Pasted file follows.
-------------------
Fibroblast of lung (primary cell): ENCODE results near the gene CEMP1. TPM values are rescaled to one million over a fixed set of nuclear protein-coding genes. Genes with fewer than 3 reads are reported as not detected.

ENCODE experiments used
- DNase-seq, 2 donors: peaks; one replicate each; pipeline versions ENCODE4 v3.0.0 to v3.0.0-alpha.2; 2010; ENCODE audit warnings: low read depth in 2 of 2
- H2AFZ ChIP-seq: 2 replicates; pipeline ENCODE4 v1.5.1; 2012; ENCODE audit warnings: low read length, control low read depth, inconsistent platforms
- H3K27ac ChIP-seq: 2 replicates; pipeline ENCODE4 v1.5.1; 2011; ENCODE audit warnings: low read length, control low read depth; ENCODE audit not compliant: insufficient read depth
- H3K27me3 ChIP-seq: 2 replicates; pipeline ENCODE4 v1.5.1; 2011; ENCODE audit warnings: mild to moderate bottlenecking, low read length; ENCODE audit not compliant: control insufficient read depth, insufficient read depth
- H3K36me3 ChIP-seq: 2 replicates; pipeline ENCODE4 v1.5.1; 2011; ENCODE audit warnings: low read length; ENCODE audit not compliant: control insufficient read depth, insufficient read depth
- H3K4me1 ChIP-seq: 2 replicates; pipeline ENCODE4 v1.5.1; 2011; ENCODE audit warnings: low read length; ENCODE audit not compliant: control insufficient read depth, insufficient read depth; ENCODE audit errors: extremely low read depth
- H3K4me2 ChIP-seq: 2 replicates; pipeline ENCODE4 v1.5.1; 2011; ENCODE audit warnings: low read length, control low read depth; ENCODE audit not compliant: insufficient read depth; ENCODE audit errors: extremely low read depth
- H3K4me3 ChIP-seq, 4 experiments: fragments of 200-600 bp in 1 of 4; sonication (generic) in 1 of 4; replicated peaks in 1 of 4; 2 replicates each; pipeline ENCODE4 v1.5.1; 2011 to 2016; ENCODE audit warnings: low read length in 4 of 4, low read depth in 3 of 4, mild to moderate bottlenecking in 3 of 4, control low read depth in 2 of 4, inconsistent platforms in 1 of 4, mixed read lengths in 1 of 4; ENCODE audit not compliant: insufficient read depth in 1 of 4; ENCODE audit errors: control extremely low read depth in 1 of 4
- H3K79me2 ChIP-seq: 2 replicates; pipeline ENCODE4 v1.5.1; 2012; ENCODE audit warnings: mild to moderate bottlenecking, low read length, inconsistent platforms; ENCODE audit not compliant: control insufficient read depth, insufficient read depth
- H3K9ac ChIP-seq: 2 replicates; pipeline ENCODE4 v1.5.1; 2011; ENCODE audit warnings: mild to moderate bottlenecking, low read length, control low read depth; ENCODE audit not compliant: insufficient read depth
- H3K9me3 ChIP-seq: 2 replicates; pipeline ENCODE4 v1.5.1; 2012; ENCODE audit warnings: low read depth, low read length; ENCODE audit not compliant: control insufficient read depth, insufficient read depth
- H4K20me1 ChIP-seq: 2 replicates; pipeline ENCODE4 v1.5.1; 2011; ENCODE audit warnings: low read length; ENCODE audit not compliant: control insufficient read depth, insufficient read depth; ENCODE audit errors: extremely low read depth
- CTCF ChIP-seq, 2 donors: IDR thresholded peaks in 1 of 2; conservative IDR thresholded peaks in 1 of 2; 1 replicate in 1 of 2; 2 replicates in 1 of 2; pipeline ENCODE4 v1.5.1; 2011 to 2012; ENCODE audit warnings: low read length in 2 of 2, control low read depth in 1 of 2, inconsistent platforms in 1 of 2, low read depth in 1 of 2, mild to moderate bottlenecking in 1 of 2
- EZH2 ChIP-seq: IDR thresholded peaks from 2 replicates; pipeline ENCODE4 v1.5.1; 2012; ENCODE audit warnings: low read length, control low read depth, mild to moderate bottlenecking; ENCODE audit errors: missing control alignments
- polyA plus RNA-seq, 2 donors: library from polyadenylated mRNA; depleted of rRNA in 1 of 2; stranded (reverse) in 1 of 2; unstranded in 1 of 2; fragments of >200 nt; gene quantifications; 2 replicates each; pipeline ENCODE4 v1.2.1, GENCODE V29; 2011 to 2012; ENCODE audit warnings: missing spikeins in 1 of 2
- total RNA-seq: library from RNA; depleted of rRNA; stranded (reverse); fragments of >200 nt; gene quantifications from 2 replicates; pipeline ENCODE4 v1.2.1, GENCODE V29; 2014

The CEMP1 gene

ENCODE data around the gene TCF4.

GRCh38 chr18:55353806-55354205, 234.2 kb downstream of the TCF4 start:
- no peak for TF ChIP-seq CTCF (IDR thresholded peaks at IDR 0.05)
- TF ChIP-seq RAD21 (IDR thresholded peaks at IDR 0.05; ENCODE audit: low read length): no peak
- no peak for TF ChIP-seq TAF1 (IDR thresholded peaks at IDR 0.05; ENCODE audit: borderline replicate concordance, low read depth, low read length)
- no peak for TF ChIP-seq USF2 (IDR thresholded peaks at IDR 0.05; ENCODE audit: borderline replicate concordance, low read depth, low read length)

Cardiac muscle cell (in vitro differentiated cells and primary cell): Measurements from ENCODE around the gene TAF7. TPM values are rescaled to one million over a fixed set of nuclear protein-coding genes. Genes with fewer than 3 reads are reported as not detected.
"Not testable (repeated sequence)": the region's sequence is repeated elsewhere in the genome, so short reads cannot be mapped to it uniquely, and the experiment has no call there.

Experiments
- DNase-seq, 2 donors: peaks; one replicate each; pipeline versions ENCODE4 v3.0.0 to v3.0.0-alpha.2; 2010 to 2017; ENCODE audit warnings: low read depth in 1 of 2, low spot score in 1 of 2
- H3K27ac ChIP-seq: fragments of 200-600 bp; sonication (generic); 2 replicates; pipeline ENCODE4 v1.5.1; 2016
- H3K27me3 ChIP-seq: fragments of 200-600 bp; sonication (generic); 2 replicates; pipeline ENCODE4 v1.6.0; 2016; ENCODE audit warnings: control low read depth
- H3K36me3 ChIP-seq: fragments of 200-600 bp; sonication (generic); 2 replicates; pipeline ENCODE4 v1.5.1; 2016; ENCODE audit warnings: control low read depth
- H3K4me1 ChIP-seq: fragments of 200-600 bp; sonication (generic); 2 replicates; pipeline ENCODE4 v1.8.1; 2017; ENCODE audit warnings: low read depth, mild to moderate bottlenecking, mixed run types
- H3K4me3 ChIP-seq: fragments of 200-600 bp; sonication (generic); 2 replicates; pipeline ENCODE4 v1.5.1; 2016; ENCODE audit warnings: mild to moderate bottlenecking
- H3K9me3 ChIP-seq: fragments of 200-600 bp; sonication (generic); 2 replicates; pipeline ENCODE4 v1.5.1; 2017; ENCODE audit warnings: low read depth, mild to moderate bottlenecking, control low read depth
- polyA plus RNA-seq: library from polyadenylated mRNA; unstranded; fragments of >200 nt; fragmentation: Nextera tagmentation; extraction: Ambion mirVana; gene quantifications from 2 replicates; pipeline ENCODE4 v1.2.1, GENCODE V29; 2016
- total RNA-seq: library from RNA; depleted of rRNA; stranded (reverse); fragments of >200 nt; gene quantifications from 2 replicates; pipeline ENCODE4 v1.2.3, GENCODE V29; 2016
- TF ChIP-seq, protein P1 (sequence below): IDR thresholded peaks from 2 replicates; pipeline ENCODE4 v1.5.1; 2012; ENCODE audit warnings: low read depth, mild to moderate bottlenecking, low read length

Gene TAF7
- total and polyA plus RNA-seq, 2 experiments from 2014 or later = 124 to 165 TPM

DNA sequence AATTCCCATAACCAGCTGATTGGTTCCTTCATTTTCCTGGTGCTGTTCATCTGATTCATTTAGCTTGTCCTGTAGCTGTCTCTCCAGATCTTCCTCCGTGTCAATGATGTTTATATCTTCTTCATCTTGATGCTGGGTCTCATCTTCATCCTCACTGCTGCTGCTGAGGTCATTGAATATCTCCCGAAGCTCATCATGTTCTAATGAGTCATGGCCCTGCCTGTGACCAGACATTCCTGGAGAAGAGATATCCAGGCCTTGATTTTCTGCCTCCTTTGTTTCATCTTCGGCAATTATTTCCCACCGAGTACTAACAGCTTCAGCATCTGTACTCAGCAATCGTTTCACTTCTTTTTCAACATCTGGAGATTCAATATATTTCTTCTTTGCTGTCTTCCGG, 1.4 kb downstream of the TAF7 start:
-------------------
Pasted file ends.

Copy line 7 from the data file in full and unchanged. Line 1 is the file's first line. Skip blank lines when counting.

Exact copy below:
- H3K36me3 ChIP-seq: 2 replicates; pipeline ENCODE4 v1.5.1; 2011; ENCODE audit warnings: low read length; ENCODE audit not compliant: control insufficient read depth, insufficient read depth